I am not a traditional perfectionist. I don't really care if I get a 100 or a 90. An A- would be fine thanks. I've bought in to "to finish is to win" and as long as I finish I'll be happy. I just want to be somewhere above reproach. Somewhere where I can say, in that aw-shucks tone, well I could've done better here and here. But not somewhere where other people can say, reproachfully, well if you'd done a better job preparing for X you could've been ok. I've gotten better over the years, thanks mainly to my husband, but I'm still pretty high-strung on the inside.
Endurance is driving me slightly insane. There's so much in this sport that you cannot adequately understand ahead of time, no matter how much you read about it, how much you talk to your infinitely patient mentors, how much you analyze your horse and the terrain and the previous years' numbers. The first time is still a really scary leap of faith. (Especially, I think, with a TWH - there's fewer stats to analyze, more contentious debate about what gait is best, and that feeling that you're asking something extraordinary from what might really be an ordinary horse.)
A dog blog (with occasional other critters) that I really enjoy did the Stylish Blogger thing. If you like dogs and pretty pictures, you'll like her blog. Here's her post. The relevant bit to this post is #3: "I am an RP – a Recovering Perfectionist. After years and years of having to do something perfectly or not do it at all, I now subscribe to the philosophy of “Good Enough”.... A counselor I was seeing said to me, “Jean, you don’t have to be perfect. You just have to be Good Enough”. They were life-changing words."
I've been mulling that over for a couple of days. At first I thought "hahah, me too," but I think I've put Good Enough on its own pedestal. If you make Being Good Enough its own 100%-or-bust goal, it's exactly the same as Doing It Perfectly. So I hereby declare that I am just trying. No capital letters. We're going to sign up for the 50 at Rides of March, and as long as I don't break my horse trying, it will be ok. I will not die of shame if it all goes awry.
I have exactly five weekends before Rides of March. There's some easy stuff to accomplish:
- I'm going to start doing trot-outs again. I should have plenty of time to get her going 6 mph in a straight line beside me for 50 feet. Dr. McCartney has seen Dixie trot out and pace out and doesn't mark her down for pacing, so it doesn't even have to be a trot - just something faster than a walk, without the vet scribe waving her arms behind us.
- I am goo-ing her heel bulbs and we'll see if her heels open up. Too soon to say yet.
- I have some syringes. Now I need to buy some applesauce and start catching her and squirting applesauce in her mouth. Maybe she'll stop flinging her head and doing her giraffe impersonation.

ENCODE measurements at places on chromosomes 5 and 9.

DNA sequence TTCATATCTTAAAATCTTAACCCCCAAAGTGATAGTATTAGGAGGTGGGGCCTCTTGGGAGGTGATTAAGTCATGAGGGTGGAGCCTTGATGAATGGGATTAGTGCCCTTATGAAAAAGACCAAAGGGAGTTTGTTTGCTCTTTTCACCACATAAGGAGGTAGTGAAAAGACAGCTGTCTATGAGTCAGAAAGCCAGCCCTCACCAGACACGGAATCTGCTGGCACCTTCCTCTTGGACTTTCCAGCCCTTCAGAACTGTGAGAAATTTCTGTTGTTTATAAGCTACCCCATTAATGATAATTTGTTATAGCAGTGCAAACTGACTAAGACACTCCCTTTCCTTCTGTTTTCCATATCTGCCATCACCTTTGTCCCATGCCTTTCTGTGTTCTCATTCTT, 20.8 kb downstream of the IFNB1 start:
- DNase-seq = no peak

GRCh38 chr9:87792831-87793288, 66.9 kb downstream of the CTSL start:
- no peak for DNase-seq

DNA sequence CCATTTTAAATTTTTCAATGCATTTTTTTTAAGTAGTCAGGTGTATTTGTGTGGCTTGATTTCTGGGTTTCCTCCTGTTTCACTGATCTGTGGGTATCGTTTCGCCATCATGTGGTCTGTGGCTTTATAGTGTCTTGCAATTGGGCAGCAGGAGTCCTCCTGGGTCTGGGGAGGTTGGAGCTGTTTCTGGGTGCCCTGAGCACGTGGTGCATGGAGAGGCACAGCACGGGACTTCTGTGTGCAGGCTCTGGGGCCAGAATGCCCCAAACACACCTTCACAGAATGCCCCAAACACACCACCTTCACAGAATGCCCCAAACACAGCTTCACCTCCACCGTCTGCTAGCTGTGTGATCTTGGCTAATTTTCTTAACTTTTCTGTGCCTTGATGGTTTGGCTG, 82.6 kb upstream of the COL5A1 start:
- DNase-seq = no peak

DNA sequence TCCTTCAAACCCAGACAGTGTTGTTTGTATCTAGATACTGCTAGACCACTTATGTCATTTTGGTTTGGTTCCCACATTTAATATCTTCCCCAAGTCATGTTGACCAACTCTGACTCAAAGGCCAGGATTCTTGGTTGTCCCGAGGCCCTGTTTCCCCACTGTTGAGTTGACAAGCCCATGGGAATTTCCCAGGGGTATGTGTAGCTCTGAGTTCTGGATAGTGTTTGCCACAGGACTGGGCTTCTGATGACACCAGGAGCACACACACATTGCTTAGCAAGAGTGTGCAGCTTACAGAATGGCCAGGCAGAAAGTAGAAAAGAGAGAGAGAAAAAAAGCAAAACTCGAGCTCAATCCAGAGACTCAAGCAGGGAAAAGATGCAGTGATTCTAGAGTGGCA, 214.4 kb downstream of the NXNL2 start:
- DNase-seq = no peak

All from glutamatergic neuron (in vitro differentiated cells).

- We'll see how much hair falls out in the next couple of weeks, but I'm probably going to end up clipping her. (Me! The anti-interventionist! I'm going to clip my horse! It feels like clipping is one slippery-slope step from just-in-case egg-bar shoes and polo wraps.)
And then there's some stuff that I really don't know the answers to, that I might have to just guess about. I welcome any input from yall. As always I'll just make up my own mind at the last possible minute, but talking about it definitely helps with that last minute gut-check decision.
- Should I find my kimberwicke (or maybe buy a new bit) and bit her up? I instinctively think it won't help, because that horse has greater powers of ignoring than any creature I've ever met. If I get a curb and crank her head in she's just going to charge forward even though she can't see very well. If I get something that's "not smooth" to "get her attention" - dude, I can tell you right now, she used to completely ignore a twisted wire curb. All it does is piss her off. The only surefire attention getter I have is hauling her head around in a one-rein stop, and that doesn't guarantee she'll focus on me. Just that she'll stop moving for a second.
- Oh god, how do I pace my horse? We can do an easy sustained 5-6 mph average by trotting at 6.5 or 7 and taking walk breaks. This kinda sucks though because her 6.5 mph gear is always a trot. If I let her zip along at 10-11 mph she just rolls between trot, pace, rack, and canter, and it seems effortless, but of course that's Too Fast for a Newbie Horse so I haven't done many training miles at that speed. What if I tried to get a 6 mph average out of the 11 mph gears with walk breaks? Is that still too fast?
- Why can't I make her drink!! You can kill your horse by a) not electrolyting or b) electrolyting when they won't drink. The info on the internet always falls into two categories: scholarly articles about mg/dl sodium concentrations and blood serum levels, and anecdotal reports which boil down to "know your horse." How do you come to know your horse without killing it?
I really don't want to be a campfire story told in ridecamps across the west about How Not To Do It. But I've got to try, at some point, and Rides of March is pretty easy and it's familiar to us.